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How to be Anti Fragile

by Akash Karia · Updated Jul. 10, 2024

In this article, you’ll discover how to be anti-fragile.

But first –

What’s the difference between resilience and anti-fragility?

Resilience is your ability to bounce back from adversity—like a rubber band snapping back into shape after being stretched.

But there’s a more powerful concept that builds on resilience: anti-fragility.

This goes beyond mere recovery; it’s about coming back stronger and better than before.


What Is An Anti-Fragile System?

Antifragility refers to systems that improve when exposed to stressors, shocks, or failures.

Unlike resilient systems that merely resist shock and stay the same, anti fragile systems get stronger.

  • Resilience: Simply bouncing back from challenges.
  • Anti-fragility: Actively growing stronger because of those challenges.
  • Origin: Coined by Nassim Nicholas Taleb.
  • Relevance: Perfect for navigating today’s rapid and unpredictable changes.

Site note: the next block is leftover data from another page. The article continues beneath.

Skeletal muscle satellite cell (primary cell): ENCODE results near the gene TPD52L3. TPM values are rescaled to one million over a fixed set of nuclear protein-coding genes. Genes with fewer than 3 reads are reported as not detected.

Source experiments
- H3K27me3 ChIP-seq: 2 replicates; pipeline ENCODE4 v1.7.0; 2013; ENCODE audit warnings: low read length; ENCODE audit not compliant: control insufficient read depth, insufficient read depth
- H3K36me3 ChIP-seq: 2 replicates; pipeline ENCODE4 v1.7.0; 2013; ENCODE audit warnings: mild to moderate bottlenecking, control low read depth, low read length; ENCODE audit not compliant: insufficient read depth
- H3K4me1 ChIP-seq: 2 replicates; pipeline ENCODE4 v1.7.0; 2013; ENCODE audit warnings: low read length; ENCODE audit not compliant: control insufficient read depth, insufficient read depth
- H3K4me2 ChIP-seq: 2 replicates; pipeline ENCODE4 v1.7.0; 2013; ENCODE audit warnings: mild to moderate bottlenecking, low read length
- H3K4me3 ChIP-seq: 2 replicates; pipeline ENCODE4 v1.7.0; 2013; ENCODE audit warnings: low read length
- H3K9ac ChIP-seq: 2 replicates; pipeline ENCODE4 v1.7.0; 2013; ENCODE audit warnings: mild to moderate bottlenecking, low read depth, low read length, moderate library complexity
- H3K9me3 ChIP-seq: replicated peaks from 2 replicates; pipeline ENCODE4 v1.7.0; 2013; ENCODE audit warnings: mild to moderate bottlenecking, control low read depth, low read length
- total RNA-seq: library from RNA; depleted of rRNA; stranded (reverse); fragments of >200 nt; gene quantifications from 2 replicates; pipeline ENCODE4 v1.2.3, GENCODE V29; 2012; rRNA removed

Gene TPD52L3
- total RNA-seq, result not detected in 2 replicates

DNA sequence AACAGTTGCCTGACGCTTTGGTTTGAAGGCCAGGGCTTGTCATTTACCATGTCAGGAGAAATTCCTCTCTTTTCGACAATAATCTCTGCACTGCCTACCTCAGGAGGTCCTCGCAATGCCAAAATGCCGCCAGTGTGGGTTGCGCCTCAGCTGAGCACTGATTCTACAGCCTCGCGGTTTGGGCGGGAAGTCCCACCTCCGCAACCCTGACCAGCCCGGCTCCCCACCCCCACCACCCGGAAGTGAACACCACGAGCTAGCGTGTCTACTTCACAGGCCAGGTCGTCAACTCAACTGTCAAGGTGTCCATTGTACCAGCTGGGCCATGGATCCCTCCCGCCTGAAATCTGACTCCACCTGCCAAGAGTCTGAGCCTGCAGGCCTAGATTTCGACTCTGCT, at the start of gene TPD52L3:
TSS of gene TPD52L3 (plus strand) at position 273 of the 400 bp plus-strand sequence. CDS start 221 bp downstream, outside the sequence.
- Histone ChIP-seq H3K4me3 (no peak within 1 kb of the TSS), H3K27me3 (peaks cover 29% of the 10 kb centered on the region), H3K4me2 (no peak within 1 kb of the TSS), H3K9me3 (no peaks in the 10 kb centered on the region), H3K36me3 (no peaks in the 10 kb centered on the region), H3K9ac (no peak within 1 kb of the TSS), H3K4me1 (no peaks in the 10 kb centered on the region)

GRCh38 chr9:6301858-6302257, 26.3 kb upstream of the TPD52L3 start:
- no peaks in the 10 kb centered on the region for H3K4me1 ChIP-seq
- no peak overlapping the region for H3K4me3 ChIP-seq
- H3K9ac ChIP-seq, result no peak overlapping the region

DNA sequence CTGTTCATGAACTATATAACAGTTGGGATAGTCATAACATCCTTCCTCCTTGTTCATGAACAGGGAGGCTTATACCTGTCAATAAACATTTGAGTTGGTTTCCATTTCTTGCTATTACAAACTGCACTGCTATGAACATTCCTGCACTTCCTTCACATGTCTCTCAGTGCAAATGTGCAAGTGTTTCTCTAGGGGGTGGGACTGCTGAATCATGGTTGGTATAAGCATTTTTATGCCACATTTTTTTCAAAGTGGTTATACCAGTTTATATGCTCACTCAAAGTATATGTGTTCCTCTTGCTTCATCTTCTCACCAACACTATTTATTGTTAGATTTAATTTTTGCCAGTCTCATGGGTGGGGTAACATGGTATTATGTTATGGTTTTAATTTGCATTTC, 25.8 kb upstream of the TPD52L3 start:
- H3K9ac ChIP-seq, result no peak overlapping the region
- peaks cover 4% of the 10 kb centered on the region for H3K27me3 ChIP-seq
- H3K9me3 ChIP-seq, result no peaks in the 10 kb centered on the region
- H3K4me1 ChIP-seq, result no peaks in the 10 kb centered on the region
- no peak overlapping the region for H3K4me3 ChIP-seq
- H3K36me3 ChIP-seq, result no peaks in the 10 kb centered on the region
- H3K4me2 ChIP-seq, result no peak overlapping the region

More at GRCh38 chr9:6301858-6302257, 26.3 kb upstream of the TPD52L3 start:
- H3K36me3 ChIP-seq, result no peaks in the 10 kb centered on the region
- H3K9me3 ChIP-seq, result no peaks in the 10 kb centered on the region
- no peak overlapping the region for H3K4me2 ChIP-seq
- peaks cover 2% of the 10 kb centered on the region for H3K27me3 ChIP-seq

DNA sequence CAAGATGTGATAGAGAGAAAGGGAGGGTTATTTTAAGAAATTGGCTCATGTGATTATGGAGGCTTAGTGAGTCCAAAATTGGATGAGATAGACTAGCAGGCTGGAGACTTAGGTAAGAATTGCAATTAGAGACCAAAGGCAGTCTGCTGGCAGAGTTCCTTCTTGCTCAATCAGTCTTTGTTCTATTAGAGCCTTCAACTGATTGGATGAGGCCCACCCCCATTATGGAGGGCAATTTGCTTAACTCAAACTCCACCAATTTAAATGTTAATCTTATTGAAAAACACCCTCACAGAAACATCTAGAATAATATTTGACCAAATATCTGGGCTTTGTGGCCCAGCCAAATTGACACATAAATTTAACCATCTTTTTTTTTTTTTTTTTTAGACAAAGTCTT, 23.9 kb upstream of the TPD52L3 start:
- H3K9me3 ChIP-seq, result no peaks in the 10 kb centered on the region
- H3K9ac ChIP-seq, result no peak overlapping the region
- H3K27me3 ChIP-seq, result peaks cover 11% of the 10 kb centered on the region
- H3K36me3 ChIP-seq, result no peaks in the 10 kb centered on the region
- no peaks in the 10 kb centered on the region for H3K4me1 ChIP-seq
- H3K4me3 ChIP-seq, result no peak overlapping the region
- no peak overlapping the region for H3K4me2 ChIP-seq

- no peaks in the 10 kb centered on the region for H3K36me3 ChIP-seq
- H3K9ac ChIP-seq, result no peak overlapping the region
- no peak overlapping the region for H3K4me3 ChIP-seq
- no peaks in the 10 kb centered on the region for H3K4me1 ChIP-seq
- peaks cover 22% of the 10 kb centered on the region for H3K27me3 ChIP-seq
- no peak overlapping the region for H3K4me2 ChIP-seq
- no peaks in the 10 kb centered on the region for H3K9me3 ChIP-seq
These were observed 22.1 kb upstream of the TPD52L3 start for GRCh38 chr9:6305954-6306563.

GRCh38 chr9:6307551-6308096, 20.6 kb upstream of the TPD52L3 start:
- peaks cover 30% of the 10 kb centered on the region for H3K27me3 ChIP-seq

Principles for How to Be Anti Fragile

Here are several principles that will help you be anti fragile:


1) Embrace Stress as Your Ally

If you want to be anti fragile, then you have to start by embracing stressors.

Yes, that’s right.

Instead of running away from stressors, you actively have to use them.



First, by conciously choosing to view the stress response as a tool for growth.

Here’s the evidence for this:

In her studies, Alia Crum found that people who see stress as enhancing — rather than debilitating — experience better health outcomes, higher life satisfaction, and improved performance under stress.

In other words, people who see stress as a natural and beneficial part of life are able to turn the pressure they face from a threat and into a resource.